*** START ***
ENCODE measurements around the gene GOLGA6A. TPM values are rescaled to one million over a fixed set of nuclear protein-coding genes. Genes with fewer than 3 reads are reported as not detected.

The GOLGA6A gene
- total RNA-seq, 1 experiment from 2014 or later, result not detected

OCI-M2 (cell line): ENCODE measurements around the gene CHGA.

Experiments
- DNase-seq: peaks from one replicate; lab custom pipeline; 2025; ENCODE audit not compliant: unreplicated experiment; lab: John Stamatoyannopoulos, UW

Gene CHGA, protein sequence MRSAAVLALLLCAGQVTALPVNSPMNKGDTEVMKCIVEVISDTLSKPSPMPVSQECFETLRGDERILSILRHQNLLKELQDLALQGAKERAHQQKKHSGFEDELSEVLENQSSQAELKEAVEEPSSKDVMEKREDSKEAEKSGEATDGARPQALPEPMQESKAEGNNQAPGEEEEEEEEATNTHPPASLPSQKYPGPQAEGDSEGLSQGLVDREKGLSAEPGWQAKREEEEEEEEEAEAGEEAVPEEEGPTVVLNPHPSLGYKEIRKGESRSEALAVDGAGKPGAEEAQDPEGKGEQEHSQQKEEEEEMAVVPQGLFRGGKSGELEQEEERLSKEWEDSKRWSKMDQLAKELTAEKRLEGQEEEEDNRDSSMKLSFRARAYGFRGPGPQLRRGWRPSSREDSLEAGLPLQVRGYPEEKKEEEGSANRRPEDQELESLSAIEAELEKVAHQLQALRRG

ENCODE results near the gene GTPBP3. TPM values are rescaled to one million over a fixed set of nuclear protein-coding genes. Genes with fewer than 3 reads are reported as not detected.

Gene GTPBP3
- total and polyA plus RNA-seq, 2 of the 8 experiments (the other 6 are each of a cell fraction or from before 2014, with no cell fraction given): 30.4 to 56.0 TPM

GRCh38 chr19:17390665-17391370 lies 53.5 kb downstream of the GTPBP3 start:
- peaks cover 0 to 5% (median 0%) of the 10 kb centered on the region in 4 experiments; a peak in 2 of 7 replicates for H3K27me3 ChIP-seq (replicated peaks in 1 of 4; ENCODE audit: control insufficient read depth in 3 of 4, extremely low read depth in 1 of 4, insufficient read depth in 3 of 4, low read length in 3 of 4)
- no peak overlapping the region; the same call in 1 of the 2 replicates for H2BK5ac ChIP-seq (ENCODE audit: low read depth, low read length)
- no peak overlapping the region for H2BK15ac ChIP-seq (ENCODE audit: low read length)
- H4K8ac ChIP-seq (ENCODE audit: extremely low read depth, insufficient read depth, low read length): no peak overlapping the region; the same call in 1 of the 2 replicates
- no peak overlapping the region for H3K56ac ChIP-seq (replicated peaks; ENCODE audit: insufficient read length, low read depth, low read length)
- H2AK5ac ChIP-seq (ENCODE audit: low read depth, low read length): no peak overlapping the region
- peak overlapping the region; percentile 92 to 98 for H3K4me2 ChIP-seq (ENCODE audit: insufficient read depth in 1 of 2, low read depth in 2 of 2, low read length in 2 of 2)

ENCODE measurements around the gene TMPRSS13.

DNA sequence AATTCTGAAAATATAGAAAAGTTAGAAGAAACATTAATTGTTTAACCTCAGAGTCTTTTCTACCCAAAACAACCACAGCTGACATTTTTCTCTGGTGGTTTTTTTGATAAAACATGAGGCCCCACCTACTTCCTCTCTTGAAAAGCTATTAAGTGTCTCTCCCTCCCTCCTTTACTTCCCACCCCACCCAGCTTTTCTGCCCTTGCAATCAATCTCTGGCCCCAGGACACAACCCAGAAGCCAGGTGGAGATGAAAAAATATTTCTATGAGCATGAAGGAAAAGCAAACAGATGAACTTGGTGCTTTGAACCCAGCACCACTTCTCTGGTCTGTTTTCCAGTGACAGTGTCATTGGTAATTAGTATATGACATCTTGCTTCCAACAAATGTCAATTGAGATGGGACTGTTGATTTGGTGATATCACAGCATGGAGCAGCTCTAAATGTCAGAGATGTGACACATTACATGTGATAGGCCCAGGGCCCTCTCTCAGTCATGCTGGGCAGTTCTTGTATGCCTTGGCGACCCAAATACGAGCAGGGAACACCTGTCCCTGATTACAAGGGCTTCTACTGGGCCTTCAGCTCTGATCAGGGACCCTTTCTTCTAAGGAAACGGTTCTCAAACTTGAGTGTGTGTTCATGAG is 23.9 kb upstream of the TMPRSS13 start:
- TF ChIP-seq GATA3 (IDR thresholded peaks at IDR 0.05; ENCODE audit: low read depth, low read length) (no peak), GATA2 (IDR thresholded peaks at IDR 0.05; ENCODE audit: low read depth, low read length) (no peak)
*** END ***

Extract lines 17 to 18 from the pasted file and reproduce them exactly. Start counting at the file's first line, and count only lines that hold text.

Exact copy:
- H2AK5ac ChIP-seq (ENCODE audit: low read depth, low read length): no peak overlapping the region
- peak overlapping the region; percentile 92 to 98 for H3K4me2 ChIP-seq (ENCODE audit: insufficient read depth in 1 of 2, low read depth in 2 of 2, low read length in 2 of 2)